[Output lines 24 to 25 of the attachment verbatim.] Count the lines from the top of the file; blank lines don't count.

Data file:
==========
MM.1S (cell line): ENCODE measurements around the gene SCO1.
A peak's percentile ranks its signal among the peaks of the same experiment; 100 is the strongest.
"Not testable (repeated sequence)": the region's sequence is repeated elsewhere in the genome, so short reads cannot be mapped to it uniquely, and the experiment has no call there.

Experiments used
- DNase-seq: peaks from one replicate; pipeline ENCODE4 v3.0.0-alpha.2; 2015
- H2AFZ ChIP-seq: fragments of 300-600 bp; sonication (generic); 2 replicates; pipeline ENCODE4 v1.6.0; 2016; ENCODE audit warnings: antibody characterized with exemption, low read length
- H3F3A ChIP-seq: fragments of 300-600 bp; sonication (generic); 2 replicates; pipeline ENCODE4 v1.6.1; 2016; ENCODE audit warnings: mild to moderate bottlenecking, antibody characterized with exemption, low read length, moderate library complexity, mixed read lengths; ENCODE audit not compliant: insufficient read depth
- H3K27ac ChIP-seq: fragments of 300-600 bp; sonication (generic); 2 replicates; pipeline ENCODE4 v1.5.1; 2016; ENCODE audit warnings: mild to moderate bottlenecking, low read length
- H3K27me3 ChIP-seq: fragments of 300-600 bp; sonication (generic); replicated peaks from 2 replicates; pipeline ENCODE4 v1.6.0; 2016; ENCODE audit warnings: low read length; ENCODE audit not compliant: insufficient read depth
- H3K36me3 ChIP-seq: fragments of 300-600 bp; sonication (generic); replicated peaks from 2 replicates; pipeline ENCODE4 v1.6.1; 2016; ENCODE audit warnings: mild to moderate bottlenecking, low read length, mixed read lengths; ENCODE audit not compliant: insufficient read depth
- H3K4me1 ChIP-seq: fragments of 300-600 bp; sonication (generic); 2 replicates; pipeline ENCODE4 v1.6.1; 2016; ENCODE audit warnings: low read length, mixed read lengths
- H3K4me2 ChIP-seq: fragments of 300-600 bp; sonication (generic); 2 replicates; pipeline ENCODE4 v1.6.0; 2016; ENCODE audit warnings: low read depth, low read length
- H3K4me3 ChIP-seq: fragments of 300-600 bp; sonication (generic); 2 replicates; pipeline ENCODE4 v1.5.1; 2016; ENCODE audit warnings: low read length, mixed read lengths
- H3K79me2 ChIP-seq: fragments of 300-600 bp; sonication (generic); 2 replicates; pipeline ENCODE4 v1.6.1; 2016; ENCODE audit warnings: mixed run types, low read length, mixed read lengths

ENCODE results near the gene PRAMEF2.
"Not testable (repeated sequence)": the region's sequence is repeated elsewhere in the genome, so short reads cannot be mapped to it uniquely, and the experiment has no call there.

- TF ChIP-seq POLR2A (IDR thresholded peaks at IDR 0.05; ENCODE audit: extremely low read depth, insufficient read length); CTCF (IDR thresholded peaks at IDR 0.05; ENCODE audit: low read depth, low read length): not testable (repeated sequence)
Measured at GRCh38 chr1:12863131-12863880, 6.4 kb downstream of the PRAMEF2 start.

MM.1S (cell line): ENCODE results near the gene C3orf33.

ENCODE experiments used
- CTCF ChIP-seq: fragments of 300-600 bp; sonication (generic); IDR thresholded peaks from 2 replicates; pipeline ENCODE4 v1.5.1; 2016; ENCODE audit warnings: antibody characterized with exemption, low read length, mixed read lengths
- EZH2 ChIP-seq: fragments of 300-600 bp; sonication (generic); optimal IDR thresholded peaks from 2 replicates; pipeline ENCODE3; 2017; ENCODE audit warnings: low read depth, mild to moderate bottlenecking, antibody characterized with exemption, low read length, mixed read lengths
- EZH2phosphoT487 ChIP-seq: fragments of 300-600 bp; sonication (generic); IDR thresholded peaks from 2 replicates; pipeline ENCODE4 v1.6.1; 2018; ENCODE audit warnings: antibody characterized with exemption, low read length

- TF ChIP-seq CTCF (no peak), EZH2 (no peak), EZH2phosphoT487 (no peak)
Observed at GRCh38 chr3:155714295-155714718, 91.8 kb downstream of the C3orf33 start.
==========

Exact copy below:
- TF ChIP-seq CTCF (no peak), EZH2 (no peak), EZH2phosphoT487 (no peak)
Observed at GRCh38 chr3:155714295-155714718, 91.8 kb downstream of the C3orf33 start.